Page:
Innerly independent people can afford to be generous, and are therefore empathic towards other people. Self-centered behavior, especially the chronic type, seems to come from fear and often is reflected in desperation or violence. Its output is often visibly lacking in empathy.
But which approach is “better” for the individual?
Though in general I am for Sade rather than Rousseau (at least in literary terms), and don’t want to talk about human nature (should it even exist) or “states of nature”, not in the least.
Still, I see people, companies, and governments entering the lives of other people and destroying them, only to leave again having gotten what they wanted. It is a very efficient strategy. Ironically too, it seems to be most often individuals that do this, and individuals who are the ones who at any moment can refuse to do what their company is telling them to do.
this Rousseau is ok:
It is difficult to think of a real advantage to empathy for the individual, but I think that the chronically self-centered, unempathic person must eventually find themselves very alone and without the inner strength that naturally develops in the truly innerly independent individual.
Thus, there could be a selfish case for selflessness on some level.
I wonder what it would look like on a social level if this happened to a whole society, for example to capitalist society, as a whole? I look forward to that funeral. Maybe, like Gatsby, no one will come to the funeral. They won’t even be able to hire anybody to be there.
Would society simply medicate itself with things to make it not feel badly? But I think it is really time to reject that, to put aside these tranquilizing and sedating strategies and religion too, and all systems of fake meaning and padded experience, and embrace the universe with whatever insecure joy we have inside of ourselves, and express that.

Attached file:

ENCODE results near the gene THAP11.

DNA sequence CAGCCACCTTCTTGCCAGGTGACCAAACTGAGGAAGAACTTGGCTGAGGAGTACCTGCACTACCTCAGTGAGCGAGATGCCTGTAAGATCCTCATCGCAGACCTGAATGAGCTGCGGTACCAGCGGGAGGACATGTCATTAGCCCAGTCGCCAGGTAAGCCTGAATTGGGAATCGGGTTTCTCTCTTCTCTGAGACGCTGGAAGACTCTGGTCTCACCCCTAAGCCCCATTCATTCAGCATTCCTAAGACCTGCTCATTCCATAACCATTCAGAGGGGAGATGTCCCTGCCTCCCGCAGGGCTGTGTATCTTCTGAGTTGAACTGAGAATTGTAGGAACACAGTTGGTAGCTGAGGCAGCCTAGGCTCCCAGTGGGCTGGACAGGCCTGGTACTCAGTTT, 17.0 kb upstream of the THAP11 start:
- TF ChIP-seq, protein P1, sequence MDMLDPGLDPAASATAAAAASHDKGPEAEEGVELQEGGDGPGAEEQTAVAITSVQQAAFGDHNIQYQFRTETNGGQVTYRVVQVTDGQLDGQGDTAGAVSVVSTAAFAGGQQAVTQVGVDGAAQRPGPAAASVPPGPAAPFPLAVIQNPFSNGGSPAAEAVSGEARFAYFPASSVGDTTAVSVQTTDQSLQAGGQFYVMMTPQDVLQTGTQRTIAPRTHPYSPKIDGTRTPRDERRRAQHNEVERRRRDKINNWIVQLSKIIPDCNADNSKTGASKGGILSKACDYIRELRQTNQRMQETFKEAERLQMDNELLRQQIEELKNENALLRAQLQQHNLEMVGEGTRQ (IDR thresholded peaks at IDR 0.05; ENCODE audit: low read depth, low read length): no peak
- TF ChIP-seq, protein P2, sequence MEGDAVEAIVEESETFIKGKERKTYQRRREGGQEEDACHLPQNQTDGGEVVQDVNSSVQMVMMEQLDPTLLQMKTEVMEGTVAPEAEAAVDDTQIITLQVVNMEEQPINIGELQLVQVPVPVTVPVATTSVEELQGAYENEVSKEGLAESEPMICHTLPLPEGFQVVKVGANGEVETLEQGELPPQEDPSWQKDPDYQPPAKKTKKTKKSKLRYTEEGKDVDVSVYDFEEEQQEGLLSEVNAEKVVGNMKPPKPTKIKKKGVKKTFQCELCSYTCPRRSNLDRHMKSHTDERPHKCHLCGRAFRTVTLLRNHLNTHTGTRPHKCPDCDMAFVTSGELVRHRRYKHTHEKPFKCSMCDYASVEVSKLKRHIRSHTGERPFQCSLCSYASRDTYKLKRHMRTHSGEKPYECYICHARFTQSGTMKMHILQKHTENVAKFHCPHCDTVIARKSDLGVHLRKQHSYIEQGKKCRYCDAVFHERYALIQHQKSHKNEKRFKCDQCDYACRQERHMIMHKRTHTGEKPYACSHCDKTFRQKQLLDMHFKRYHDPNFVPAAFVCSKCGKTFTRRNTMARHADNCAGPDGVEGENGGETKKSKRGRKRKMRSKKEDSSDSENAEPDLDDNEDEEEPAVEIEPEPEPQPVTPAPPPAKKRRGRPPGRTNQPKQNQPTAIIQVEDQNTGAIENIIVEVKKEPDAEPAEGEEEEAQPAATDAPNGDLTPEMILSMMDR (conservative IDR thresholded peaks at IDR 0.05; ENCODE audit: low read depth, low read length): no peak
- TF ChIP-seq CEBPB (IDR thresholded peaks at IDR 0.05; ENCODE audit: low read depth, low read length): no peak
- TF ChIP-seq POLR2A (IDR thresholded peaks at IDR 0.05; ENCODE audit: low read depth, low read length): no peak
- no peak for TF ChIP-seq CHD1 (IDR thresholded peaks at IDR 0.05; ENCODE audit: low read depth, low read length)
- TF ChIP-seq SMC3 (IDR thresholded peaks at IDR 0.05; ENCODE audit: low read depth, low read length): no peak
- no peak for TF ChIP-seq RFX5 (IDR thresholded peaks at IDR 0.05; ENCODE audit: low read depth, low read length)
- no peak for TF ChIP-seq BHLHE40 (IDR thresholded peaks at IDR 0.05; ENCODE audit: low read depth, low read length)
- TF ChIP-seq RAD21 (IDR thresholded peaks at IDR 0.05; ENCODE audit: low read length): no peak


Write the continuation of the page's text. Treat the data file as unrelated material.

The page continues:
“So we beat on, boats against the current, borne back ceaselessly into the past.” Fitz
On a side note: I think empathy is much larger than guilt. It can even make people feel better, which guilt rarely does. Somehow, the two have been conflated too often, and we forget that the “contact high” we get from other people is derived from an empathic basis.
I also don’t think empathy and guilt are the same thing. I think that guilt can sometimes be caused by a species of empathy:
(“I shouldn’t kidnapped and eaten my neighbors children because they are people just like me”),
but that it is often caused instead by obsessive behavior:
(“I am such a bad person because I smoke bags and bags of potato chips and they are bad for me”)
or religious mania:
(“I am such a bad person because the god who supposedly created me, who I have no evidence of the existence of whatsoever, created me with sexual feelings, and then told me I am not supposed to express or use them” )
or even selfishness – when mixed with religious mania:
(“Now that we have used our insurance company to steal all the money from the orphanage after the hurricane, we will never get into heaven, we had better donate something to charity”)
or when selfishness enters into a temporary partnership with some degree of empathy between players, but which eventually gives way to one side being overcome by selfishness, then feeling guilty about it:
(“Maybe I shouldn’t have stolen the last of her painkillers while she was sleeping after the operation.”)
still, the religious guilt has got to be the worst, and that really needs to go
Jean Koppen: “Crucifixes are best conceived handles to flush our toilets”
this one, I think, from 54 Rue du Chateau, Paris where Tanguy, Prevert, and Duchamp lived